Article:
WORLD leaders Donald Trump, Vladimir Putin and Theresa May have met for the 2019 G20 Summit.
The influential group came together in the Japanese city of Osoka for the meeting. Here’s more on what’s being discussed.
What is the G20? Which countries are G20 members?
Founded in 1999 as the G7 to give developing countries a more powerful voice in the global economy, the summit brings together industrialised and emerging economies.
The group makes up 85 per cent of the world’s GDP and two-thirds of its population.
When it was first started, only finance ministers and central bank governors met at G20 summits.
But a meeting was held between heads of state after the Lehman Brothers crash in 2008, which led to a global recession.
There has been a yearly meeting between G20 country leaders since.
Between 2009 and 2010, when the global economy was in crisis, leaders met twice a year.
Much of G20’s work takes place on the sidelines and in informal meetings, not at the annual summit.
Which countries are G20 members?
The G20 is made up of 19 countries and the European Union (EU) with Spain a permanent invited guest to G20 meetings.
Every year the country which holds the G20 presidency also invites countries to attend at its own discretion.
This year Japan has invited Netherlands, Singapore and Vietnam.
Here’s the G20 nations:
- Saudi Arabia
- South Africa
- South Korea
- United Kingdom
- United States of America
- The European Union, represented by the European Council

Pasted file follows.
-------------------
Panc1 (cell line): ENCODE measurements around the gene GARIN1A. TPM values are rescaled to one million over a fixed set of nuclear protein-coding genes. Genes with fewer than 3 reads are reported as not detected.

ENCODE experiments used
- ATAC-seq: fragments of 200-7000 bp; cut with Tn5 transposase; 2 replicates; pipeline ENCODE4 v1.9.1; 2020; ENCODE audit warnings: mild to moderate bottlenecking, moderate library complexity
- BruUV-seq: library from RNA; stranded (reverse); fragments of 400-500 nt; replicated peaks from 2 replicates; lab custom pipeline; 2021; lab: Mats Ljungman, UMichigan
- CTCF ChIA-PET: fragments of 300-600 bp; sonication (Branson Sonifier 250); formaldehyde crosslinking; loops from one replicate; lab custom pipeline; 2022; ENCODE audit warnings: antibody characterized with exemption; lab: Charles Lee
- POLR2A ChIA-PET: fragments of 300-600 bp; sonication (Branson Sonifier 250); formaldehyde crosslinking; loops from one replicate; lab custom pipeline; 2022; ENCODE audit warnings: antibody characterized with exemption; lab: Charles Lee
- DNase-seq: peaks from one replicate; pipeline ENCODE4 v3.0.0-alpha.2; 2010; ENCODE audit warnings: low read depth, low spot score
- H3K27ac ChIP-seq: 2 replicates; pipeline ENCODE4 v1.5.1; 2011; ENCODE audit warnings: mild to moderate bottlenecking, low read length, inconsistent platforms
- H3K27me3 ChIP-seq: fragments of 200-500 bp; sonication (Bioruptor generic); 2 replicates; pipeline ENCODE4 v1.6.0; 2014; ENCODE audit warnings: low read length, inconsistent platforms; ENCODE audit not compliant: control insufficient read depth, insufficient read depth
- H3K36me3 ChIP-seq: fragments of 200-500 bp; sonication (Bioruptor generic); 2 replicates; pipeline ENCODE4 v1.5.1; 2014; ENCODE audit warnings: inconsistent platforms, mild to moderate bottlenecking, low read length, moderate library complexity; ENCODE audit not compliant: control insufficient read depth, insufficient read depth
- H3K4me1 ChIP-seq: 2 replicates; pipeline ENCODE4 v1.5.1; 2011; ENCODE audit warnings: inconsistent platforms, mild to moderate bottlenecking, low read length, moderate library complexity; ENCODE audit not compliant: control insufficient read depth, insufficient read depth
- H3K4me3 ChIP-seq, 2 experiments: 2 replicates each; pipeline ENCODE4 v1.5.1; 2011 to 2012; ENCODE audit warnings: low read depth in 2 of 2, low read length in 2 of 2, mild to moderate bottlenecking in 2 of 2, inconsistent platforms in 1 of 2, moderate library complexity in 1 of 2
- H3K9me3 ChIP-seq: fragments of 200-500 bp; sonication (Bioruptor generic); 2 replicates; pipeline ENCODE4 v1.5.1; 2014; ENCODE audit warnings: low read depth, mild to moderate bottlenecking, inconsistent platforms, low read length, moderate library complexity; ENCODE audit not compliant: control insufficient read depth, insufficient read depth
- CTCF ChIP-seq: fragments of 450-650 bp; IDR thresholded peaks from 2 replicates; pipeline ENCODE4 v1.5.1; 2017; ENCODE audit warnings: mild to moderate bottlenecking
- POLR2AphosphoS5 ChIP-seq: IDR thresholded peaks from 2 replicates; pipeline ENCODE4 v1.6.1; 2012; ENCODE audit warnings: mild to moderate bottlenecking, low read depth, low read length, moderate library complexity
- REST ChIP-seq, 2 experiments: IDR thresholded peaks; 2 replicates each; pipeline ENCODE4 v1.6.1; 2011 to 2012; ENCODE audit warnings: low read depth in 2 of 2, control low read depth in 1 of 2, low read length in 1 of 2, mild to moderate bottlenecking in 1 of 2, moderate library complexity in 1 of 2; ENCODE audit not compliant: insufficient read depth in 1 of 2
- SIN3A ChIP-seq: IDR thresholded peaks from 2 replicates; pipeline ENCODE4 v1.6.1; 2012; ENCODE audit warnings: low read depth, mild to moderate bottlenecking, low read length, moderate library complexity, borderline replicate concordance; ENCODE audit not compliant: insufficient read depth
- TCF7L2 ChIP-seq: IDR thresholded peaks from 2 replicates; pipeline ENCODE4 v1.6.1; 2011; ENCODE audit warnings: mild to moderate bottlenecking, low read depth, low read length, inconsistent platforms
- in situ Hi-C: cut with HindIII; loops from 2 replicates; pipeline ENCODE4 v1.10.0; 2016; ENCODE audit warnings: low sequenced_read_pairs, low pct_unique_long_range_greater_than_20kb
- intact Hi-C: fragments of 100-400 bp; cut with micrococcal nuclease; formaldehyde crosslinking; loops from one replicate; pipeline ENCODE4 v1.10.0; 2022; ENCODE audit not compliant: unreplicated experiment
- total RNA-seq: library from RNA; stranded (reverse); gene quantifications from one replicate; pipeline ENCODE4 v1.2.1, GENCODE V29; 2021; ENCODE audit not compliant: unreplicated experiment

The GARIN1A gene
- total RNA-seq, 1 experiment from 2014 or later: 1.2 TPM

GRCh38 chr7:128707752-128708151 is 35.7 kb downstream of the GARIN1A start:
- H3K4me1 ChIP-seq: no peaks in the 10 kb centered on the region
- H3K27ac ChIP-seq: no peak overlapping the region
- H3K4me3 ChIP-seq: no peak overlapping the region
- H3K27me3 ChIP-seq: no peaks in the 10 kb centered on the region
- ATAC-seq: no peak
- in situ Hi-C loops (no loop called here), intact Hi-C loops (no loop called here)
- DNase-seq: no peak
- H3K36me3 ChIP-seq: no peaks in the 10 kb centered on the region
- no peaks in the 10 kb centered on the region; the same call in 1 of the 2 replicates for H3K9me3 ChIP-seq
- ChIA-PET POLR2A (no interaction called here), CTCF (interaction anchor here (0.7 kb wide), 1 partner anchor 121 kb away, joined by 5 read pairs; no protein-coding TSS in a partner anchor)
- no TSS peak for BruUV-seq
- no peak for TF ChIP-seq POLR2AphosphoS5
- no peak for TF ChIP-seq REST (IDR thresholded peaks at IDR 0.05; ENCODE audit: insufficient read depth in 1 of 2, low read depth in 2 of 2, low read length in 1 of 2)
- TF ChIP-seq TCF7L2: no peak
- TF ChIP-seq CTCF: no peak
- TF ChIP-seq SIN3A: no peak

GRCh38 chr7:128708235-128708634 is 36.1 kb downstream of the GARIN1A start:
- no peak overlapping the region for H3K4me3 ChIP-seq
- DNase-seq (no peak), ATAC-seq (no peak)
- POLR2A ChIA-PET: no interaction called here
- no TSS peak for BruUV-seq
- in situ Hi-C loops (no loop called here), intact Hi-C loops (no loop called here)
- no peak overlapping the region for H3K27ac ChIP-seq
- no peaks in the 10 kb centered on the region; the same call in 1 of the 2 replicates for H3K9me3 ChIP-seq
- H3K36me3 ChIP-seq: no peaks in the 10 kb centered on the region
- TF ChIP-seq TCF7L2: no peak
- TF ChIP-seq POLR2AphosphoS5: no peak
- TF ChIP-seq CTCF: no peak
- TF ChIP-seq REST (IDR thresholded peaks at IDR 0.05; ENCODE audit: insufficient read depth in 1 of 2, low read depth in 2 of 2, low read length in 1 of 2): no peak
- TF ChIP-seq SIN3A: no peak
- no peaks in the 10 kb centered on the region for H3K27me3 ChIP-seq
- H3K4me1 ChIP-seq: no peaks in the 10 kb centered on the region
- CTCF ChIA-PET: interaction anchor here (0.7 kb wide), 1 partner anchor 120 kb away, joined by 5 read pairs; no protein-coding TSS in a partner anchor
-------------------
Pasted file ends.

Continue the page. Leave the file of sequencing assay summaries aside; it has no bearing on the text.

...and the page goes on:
What is on the agenda?
The main themes of the 2019 G20 meeting are:
- Global economy
- Trade and investment
- Environment and energy
- Women’s employment
When and where is the 2019 G20 summit being held?
This year’s main G20 forum is being held from June 28 to 29 in Osaka, Japan.
Osaka has drawn international attention as the economic, cultural and transportation hub of western Japan and the central city of the nation’s second largest economic region “Kinki”.
This year is the 14th G20 summit.
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How do the discussions work?
The work of G20 is split into two tracks – the Finance track and the Sherpa track.
The finance track comprises all meetings with G20 finance minsters and central bank governors and their deputies.
Discussions on financial and economic issues will go forward, touching on subjects such as exchange rate policies, infrastructure investment and international taxation.
The second, Sherpa track, focuses on more human and social issues such as political engagement, anti corruption, trade, climate change and gender equality.
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